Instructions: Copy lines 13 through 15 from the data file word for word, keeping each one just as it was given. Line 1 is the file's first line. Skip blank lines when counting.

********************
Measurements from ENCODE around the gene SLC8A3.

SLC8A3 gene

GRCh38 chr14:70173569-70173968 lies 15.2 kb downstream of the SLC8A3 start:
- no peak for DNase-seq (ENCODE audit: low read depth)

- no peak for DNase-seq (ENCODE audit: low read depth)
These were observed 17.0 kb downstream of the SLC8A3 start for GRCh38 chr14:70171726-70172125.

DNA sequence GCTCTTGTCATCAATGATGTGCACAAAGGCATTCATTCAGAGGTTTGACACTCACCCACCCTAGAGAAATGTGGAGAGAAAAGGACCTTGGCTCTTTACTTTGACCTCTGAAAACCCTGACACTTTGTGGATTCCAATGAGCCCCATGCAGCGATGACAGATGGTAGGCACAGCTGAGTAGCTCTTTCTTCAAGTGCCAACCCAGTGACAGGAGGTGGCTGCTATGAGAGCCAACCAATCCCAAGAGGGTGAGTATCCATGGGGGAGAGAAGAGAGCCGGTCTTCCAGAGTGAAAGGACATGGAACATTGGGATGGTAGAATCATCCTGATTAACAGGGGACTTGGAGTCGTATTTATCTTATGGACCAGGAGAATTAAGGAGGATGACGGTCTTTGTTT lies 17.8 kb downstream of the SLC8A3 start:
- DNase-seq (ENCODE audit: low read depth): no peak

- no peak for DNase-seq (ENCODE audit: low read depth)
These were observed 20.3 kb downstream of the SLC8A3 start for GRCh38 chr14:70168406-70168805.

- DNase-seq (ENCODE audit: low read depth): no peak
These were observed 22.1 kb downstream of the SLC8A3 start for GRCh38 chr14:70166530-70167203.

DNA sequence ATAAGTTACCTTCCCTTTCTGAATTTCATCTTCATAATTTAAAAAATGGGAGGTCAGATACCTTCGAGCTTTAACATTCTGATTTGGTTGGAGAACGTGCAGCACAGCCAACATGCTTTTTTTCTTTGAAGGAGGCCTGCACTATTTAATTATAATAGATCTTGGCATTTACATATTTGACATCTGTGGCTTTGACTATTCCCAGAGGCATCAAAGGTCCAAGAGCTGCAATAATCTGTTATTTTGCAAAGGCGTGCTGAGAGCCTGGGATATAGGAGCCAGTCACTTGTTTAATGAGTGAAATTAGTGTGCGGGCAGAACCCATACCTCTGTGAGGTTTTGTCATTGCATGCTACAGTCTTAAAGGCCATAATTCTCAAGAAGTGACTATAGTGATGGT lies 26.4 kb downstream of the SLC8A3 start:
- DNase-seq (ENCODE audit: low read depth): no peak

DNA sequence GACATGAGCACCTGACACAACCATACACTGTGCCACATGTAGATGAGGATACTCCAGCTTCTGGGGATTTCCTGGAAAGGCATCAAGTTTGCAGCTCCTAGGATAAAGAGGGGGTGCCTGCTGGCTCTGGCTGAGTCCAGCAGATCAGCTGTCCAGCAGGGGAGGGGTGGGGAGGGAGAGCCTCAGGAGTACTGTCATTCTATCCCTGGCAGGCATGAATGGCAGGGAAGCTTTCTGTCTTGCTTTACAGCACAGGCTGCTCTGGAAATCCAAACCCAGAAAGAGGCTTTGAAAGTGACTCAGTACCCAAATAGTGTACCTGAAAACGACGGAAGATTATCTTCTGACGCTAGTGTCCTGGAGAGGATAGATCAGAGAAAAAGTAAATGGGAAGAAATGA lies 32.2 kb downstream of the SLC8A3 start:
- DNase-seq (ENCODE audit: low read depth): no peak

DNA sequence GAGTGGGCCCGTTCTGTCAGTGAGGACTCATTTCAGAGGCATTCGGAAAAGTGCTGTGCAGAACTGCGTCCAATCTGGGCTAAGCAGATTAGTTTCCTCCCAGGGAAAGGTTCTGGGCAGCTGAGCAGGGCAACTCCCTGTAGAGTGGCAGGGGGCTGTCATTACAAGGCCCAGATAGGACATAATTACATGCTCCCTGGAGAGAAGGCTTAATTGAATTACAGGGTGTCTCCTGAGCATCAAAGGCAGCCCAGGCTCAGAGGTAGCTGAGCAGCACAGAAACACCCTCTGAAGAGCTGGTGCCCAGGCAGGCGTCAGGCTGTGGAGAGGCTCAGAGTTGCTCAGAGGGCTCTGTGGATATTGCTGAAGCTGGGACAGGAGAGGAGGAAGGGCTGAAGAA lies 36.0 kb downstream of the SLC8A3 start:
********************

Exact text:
DNA sequence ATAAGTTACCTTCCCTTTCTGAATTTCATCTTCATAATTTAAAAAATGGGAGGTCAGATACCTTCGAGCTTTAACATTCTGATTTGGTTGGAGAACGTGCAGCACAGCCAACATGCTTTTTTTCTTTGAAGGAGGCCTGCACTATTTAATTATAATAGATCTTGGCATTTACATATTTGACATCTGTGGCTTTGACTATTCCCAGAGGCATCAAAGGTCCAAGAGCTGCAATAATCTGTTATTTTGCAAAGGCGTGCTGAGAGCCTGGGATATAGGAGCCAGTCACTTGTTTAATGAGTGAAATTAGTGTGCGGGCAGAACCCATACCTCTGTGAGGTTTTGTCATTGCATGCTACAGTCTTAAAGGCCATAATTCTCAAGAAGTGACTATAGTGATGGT lies 26.4 kb downstream of the SLC8A3 start:
- DNase-seq (ENCODE audit: low read depth): no peak

DNA sequence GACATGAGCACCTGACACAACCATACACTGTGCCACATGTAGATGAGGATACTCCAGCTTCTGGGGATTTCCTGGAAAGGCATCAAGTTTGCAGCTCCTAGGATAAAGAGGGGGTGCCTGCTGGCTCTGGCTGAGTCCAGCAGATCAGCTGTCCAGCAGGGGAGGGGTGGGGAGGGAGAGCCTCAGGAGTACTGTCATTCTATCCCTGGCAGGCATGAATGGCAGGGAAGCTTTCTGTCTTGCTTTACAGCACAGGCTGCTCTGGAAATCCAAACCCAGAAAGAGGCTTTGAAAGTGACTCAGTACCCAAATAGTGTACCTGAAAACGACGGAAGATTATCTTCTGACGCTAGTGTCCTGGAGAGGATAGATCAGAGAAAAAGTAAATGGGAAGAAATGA lies 32.2 kb downstream of the SLC8A3 start: